That’s just the way of kosher.

Anyone more strict than you is a mindless kosher-er than thou (I just it made that up) religious maniac obsessing over mischigas.

Anyone less strict than you are is a lazy, sloppy imbecile who doesn’t love his mother.

Because clearly your way is the reasonable, sensible right way — and everyone else is just doing it wrong.

Bringing it back to sleaze-free marketing.

Marketing — especially online — is a lot like that kosher continuum.

That ever-present voice in your head tells you that that people who push harder than you (or at all) are shameless, manipulative, highlighter-wielding self-promoting sleazeballs.

And the people who do less than you … well, they’re obviously just over-sensitive wallflowers who don’t know the first thing about promoting things.

Basically, no matter what you do (or don’t do, as the case may be), I can guarantee the following two scenarios:

    1. 1. There are going to be people who will think your marketing style is too aggressive, and others who will think it’s too subtle, and all of them will tell you that you’re doing it wrong.
      2. You will be interacting with other people whose too-aggressive or too-subtle marketing style will really get on your own nerves, and you’ll be tempted to tell them that they’re doing it wrong.

This can end up with you being paralyzed with worry, and not wanting to do anything.

Uh oh. It’s easy to get stuck wondering whether you’re doing too much or too little, but you gotta do something because people need to know about you.

Now I’m guessing this might a problem for some of you because (making an assumption here) marketing makes you uncomfortable. And yet (making another assumption) you’re a helper-mouse, and helping people is part of your mission on this planet.

So yeah, you’re going to have to learn how to put that mission out there so the people who truly need you can find you …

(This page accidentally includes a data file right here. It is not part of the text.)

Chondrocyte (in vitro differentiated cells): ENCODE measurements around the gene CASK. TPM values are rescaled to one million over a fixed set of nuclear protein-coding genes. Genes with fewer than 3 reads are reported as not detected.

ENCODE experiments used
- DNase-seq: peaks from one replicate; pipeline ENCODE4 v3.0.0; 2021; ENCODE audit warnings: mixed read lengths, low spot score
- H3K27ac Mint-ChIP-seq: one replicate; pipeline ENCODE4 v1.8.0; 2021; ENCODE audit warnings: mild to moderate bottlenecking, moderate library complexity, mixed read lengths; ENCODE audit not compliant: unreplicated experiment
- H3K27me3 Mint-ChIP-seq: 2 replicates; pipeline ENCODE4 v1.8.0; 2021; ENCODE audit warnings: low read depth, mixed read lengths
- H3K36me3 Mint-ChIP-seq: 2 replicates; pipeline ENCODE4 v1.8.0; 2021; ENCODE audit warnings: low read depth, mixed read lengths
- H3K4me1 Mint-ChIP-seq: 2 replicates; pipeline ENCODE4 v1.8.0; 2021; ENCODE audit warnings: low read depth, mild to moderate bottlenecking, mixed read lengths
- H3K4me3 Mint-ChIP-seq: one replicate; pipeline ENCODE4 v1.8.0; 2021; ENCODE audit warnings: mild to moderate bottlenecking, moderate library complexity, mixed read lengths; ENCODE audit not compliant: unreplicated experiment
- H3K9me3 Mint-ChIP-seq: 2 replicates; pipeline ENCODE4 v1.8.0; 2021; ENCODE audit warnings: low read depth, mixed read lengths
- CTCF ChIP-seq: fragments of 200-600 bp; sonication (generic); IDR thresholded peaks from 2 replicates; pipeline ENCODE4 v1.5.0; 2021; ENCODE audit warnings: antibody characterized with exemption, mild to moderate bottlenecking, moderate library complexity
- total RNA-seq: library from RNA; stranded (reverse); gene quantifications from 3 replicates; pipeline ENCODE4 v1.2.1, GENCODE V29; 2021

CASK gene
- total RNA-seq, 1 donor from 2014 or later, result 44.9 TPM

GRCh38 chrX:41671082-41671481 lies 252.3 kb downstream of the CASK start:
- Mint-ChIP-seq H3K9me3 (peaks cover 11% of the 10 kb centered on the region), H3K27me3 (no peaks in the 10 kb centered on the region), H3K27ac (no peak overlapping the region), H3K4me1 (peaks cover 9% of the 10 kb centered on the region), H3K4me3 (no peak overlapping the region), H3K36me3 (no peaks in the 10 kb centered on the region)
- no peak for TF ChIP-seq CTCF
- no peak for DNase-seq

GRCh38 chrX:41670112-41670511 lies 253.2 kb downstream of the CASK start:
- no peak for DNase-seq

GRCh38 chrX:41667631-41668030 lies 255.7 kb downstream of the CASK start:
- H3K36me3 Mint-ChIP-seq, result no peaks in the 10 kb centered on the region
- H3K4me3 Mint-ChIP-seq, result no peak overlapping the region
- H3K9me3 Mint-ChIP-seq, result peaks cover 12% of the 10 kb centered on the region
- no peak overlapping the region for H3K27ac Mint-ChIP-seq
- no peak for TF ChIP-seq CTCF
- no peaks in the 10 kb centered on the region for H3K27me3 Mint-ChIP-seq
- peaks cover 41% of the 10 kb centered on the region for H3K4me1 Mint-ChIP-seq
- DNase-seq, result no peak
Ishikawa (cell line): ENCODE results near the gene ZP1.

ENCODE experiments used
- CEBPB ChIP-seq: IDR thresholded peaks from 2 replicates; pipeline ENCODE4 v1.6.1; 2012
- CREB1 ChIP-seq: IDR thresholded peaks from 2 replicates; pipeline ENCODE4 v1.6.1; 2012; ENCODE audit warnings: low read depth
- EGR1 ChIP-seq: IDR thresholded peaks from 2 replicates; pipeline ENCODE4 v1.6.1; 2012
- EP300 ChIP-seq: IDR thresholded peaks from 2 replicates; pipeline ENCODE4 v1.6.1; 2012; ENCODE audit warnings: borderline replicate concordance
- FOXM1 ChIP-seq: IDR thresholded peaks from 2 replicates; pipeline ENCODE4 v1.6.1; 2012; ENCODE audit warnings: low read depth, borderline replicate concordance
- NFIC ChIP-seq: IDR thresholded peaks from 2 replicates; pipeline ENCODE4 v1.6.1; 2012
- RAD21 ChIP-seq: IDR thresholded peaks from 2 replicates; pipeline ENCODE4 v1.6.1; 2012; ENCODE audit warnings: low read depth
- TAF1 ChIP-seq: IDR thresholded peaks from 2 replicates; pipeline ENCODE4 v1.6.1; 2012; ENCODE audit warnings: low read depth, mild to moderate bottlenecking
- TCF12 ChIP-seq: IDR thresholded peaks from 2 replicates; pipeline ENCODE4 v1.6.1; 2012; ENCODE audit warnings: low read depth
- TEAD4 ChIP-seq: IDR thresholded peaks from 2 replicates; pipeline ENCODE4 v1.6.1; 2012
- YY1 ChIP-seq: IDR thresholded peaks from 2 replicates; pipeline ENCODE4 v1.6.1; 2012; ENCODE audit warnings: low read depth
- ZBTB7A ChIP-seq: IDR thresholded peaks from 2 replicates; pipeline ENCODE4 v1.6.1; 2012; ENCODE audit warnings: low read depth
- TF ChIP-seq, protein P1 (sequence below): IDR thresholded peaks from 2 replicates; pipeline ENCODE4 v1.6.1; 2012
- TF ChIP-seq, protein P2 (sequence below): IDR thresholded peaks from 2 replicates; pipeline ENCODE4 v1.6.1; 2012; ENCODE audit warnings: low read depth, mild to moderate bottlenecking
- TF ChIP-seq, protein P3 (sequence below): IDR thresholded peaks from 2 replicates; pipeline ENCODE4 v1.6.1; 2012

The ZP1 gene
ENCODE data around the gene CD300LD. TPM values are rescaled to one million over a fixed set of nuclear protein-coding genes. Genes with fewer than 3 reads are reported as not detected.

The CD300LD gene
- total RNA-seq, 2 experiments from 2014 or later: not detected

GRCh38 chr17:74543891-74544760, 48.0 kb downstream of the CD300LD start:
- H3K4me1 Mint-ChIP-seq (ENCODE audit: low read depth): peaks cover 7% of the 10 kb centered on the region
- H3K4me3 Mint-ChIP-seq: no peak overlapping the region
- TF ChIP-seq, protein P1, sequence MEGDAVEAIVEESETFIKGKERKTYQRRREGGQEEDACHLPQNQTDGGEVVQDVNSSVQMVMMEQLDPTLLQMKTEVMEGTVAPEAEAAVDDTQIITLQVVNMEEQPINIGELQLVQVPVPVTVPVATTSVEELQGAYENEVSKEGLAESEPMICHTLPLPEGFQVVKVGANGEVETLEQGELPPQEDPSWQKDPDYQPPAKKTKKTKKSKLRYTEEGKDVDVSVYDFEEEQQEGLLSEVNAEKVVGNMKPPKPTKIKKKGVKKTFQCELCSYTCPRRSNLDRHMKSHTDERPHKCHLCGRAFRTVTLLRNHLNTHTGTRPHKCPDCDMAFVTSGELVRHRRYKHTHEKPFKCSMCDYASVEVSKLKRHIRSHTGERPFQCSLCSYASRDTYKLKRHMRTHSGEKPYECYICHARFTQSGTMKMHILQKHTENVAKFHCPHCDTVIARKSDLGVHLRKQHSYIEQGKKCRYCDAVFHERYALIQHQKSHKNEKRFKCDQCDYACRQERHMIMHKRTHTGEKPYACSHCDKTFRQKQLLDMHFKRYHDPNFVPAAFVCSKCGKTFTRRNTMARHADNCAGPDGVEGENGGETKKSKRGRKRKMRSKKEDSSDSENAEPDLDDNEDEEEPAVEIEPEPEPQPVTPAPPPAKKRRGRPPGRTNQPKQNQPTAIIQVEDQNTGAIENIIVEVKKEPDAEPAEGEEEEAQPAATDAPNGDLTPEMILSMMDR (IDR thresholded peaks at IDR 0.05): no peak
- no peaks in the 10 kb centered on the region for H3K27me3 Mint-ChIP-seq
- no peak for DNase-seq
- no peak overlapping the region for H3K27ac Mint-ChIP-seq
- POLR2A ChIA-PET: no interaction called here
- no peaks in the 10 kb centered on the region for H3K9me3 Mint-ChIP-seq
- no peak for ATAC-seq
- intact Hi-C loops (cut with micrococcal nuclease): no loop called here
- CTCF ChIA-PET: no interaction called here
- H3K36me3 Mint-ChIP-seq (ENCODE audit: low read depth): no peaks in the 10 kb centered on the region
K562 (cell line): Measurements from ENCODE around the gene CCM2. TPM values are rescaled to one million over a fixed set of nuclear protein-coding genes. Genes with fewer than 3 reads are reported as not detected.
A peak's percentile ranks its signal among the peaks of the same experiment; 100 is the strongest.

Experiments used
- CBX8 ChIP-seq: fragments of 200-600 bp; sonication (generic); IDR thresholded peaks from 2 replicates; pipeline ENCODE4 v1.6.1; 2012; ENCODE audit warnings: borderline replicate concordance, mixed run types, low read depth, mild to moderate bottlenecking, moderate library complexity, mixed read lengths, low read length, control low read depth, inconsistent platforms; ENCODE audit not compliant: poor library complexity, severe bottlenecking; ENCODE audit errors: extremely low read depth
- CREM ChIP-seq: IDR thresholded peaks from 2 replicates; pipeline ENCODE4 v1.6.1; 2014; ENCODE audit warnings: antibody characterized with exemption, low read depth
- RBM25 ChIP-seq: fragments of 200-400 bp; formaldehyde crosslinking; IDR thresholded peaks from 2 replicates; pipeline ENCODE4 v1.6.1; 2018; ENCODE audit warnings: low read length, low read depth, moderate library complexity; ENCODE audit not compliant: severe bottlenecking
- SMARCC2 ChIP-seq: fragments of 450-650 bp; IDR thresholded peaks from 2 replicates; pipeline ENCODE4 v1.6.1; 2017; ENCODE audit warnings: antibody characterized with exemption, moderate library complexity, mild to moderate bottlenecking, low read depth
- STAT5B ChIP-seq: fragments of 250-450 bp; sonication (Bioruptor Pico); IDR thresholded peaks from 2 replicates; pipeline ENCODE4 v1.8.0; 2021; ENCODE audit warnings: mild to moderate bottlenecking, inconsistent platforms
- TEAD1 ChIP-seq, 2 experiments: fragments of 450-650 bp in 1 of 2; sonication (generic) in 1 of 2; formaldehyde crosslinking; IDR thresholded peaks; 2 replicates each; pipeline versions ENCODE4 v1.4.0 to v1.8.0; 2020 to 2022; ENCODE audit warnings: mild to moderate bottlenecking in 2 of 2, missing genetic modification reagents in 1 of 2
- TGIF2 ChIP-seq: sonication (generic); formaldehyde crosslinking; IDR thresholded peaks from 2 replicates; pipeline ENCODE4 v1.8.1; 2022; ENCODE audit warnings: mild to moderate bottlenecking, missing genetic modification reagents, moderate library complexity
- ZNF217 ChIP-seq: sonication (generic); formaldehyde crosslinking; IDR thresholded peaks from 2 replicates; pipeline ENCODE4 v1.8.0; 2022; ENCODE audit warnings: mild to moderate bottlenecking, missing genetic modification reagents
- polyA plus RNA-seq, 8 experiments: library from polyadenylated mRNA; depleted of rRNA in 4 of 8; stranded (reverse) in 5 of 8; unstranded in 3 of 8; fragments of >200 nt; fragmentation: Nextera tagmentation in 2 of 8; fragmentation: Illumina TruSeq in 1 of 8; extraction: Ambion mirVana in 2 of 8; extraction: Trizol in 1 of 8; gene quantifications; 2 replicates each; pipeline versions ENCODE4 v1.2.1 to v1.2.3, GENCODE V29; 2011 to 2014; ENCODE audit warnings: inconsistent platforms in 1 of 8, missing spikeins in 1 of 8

But I also get that this can be hard and scary, because hey, I’ve been in that process myself and am still in it to some degree.

Right. So if you’re ever going to feel comfortable shining your light so that your “right people” know where you are, here are a couple of important points that might help you think a little differently about how to approach this thing.

Important point #1: Embrace the continuum.

It’s all about the continuum. It’s all freaking relative. Even though people will just assume that their own way is the best one, there is no one right way. The number of individual “right ways” is infinite.

There will always be people who are more X than you or less Y than you, and that’s fine. Find the place that feels right and comfortable for you.

Important point #2: Life is change, my friend.

Nothing is written in stone, and that includes your place on the sleaze-non-sleaze-continuum. Get used to the idea that movement will happen. Flow with it.

I used to say that I’d never have a sales page. Now I do sales pages. I used to say that I’d never do one of those pages with a sales-y blue border. Well … it’s a soft, gentle, calm blue but what can I say, it’s undeniably blue.